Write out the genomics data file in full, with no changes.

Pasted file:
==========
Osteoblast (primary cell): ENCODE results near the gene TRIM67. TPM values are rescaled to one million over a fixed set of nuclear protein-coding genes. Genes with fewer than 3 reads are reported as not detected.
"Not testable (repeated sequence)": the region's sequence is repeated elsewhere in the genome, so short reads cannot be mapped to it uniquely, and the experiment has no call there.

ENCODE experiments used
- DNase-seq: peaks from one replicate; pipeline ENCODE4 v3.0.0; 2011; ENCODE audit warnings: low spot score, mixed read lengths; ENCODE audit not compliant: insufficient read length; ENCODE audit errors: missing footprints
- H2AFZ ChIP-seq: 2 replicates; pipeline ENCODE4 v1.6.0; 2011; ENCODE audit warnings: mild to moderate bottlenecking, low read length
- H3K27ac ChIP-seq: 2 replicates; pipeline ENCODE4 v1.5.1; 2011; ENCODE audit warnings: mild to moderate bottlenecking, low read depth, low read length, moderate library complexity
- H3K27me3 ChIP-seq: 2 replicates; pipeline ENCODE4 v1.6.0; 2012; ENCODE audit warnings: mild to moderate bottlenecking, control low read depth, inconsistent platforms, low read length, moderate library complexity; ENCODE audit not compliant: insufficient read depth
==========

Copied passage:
Osteoblast (primary cell): ENCODE results near the gene TRIM67. TPM values are rescaled to one million over a fixed set of nuclear protein-coding genes. Genes with fewer than 3 reads are reported as not detected.
"Not testable (repeated sequence)": the region's sequence is repeated elsewhere in the genome, so short reads cannot be mapped to it uniquely, and the experiment has no call there.

ENCODE experiments used
- DNase-seq: peaks from one replicate; pipeline ENCODE4 v3.0.0; 2011; ENCODE audit warnings: low spot score, mixed read lengths; ENCODE audit not compliant: insufficient read length; ENCODE audit errors: missing footprints
- H2AFZ ChIP-seq: 2 replicates; pipeline ENCODE4 v1.6.0; 2011; ENCODE audit warnings: mild to moderate bottlenecking, low read length
- H3K27ac ChIP-seq: 2 replicates; pipeline ENCODE4 v1.5.1; 2011; ENCODE audit warnings: mild to moderate bottlenecking, low read depth, low read length, moderate library complexity
- H3K27me3 ChIP-seq: 2 replicates; pipeline ENCODE4 v1.6.0; 2012; ENCODE audit warnings: mild to moderate bottlenecking, control low read depth, inconsistent platforms, low read length, moderate library complexity; ENCODE audit not compliant: insufficient read depth